Observatory of Ulugbek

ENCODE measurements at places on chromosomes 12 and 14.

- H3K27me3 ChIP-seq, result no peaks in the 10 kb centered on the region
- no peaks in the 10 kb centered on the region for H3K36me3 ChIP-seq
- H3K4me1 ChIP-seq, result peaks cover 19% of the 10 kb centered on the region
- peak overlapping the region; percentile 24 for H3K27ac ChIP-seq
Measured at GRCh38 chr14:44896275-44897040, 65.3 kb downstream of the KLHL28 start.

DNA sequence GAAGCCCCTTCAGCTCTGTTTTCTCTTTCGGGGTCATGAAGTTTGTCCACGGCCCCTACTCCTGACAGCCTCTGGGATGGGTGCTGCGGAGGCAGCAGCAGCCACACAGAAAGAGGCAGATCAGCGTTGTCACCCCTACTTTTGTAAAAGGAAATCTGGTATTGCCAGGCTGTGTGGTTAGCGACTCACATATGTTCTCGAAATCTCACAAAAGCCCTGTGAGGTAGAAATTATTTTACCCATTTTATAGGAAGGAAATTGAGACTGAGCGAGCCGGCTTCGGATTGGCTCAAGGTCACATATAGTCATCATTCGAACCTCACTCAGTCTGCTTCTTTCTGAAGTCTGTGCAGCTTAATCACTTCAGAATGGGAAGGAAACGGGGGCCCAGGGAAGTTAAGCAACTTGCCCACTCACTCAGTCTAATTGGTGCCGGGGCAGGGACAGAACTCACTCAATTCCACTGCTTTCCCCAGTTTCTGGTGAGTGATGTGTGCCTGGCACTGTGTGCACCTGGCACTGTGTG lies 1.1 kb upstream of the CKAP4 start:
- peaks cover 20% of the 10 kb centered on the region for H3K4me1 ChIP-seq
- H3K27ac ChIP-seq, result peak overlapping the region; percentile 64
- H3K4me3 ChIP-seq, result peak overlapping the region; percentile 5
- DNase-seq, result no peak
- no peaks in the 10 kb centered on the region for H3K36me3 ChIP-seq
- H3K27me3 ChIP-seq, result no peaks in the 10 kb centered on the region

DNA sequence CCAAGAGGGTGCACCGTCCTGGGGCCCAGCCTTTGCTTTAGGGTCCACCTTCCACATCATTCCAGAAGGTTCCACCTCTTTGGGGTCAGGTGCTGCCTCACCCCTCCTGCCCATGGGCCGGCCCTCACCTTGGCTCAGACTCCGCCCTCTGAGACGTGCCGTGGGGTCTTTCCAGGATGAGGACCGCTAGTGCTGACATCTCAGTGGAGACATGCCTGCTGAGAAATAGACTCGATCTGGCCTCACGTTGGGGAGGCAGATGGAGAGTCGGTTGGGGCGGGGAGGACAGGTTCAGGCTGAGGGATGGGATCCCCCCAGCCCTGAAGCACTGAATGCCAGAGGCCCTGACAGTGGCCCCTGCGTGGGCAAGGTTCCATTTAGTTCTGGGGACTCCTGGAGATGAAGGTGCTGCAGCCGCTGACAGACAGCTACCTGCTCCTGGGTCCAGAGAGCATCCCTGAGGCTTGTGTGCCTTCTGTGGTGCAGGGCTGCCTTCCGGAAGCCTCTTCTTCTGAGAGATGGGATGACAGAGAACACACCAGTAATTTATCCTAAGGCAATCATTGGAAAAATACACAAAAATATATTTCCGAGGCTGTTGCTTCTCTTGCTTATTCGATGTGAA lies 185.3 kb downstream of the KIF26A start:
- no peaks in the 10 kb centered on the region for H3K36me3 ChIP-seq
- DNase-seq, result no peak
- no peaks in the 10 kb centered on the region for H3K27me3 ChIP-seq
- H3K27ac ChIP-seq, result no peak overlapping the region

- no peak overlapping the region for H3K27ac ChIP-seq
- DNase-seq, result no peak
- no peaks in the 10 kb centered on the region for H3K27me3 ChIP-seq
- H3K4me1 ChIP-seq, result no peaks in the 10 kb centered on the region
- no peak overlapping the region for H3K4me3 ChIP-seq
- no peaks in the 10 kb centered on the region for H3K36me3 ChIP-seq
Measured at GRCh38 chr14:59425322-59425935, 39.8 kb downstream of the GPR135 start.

The biggest astronomical observatory of the time was built in Samarkand under Mirzo Ulugbek in the 1420 s. Here, the great astronomers Qazi-Zade Rumi, Djemshid Giyas al-Din Kashi and Ali Kushchi studied the skies. For three decades high-precision measurements of the motion of celestial bodies were conducted. Samarkand observatory became famous owing to the book “Zidj of Ulugbek”. This work contains a theoretical introduction and a catalog of 1018 stars. European scientists knew about the observatory in 1648 after the publication of “Zidj” at Oxford. In the late Middle Ages, the observatory was destroyed and deserted. The observatory was discovered by archaeologist V. Vyatkin at the beginning of 20th century. The structure had the form of a cylinder with a diameter of about 46 m. and was 30 m. high. Under the ground they excavated the remains of the basic instrument of the observatory – a giant (40 m. radius and 63 m. long) quadrant arc. It was used for measuring the movement of the Sun, Moon and other bodies.